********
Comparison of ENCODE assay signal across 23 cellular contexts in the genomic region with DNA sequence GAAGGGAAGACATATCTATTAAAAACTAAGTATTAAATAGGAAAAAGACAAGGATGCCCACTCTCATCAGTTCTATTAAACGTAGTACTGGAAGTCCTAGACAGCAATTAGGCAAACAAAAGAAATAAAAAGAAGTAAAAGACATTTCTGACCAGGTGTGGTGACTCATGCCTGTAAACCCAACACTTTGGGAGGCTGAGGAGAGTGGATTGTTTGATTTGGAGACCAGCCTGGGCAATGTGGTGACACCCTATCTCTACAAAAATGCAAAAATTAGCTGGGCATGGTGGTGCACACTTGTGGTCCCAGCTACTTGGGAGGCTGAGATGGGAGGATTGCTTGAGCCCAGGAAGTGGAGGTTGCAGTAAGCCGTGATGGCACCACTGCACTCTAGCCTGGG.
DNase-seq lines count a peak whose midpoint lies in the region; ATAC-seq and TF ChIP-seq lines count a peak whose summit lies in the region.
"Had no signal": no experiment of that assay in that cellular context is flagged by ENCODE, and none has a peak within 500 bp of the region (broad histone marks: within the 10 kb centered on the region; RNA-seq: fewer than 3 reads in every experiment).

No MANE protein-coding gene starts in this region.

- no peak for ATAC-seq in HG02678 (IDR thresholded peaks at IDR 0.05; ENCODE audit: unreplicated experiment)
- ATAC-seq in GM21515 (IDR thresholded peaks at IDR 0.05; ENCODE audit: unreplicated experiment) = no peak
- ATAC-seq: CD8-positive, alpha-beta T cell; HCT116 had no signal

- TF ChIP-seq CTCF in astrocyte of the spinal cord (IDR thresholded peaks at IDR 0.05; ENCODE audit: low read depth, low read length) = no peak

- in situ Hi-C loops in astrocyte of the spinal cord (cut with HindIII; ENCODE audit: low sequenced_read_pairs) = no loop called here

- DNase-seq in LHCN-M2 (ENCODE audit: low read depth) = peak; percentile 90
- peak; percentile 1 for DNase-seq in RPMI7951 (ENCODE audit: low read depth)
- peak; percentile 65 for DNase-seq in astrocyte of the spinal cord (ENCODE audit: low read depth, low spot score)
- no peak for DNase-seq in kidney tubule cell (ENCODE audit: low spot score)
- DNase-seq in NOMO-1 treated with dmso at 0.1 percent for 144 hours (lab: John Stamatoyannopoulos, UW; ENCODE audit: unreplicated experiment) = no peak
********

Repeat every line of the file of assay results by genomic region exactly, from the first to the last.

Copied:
Comparison of ENCODE assay signal across 23 cellular contexts in the genomic region with DNA sequence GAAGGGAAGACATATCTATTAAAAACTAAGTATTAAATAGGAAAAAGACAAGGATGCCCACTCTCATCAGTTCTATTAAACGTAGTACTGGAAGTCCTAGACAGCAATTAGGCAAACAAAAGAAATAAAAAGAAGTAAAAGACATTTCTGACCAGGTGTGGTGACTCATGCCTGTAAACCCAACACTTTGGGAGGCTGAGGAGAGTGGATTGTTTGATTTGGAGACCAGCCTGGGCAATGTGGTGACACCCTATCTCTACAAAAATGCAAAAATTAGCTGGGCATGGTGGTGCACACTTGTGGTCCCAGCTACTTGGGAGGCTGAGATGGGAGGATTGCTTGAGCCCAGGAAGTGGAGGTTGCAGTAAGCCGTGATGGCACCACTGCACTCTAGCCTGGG.
DNase-seq lines count a peak whose midpoint lies in the region; ATAC-seq and TF ChIP-seq lines count a peak whose summit lies in the region.
"Had no signal": no experiment of that assay in that cellular context is flagged by ENCODE, and none has a peak within 500 bp of the region (broad histone marks: within the 10 kb centered on the region; RNA-seq: fewer than 3 reads in every experiment).

No MANE protein-coding gene starts in this region.

- no peak for ATAC-seq in HG02678 (IDR thresholded peaks at IDR 0.05; ENCODE audit: unreplicated experiment)
- ATAC-seq in GM21515 (IDR thresholded peaks at IDR 0.05; ENCODE audit: unreplicated experiment) = no peak
- ATAC-seq: CD8-positive, alpha-beta T cell; HCT116 had no signal

- TF ChIP-seq CTCF in astrocyte of the spinal cord (IDR thresholded peaks at IDR 0.05; ENCODE audit: low read depth, low read length) = no peak

- in situ Hi-C loops in astrocyte of the spinal cord (cut with HindIII; ENCODE audit: low sequenced_read_pairs) = no loop called here

- DNase-seq in LHCN-M2 (ENCODE audit: low read depth) = peak; percentile 90
- peak; percentile 1 for DNase-seq in RPMI7951 (ENCODE audit: low read depth)
- peak; percentile 65 for DNase-seq in astrocyte of the spinal cord (ENCODE audit: low read depth, low spot score)
- no peak for DNase-seq in kidney tubule cell (ENCODE audit: low spot score)
- DNase-seq in NOMO-1 treated with dmso at 0.1 percent for 144 hours (lab: John Stamatoyannopoulos, UW; ENCODE audit: unreplicated experiment) = no peak